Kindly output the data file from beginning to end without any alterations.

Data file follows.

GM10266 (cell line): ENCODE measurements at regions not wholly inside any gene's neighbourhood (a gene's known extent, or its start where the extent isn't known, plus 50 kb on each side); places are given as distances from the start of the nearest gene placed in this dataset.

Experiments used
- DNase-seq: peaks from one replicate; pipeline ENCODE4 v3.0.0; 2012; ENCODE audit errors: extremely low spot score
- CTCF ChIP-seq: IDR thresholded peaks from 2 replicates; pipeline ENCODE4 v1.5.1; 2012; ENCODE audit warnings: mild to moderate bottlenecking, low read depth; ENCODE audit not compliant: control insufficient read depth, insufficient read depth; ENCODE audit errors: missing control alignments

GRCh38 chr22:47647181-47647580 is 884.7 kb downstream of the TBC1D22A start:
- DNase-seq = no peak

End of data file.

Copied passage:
GM10266 (cell line): ENCODE measurements at regions not wholly inside any gene's neighbourhood (a gene's known extent, or its start where the extent isn't known, plus 50 kb on each side); places are given as distances from the start of the nearest gene placed in this dataset.

Experiments used
- DNase-seq: peaks from one replicate; pipeline ENCODE4 v3.0.0; 2012; ENCODE audit errors: extremely low spot score
- CTCF ChIP-seq: IDR thresholded peaks from 2 replicates; pipeline ENCODE4 v1.5.1; 2012; ENCODE audit warnings: mild to moderate bottlenecking, low read depth; ENCODE audit not compliant: control insufficient read depth, insufficient read depth; ENCODE audit errors: missing control alignments

GRCh38 chr22:47647181-47647580 is 884.7 kb downstream of the TBC1D22A start:
- DNase-seq = no peak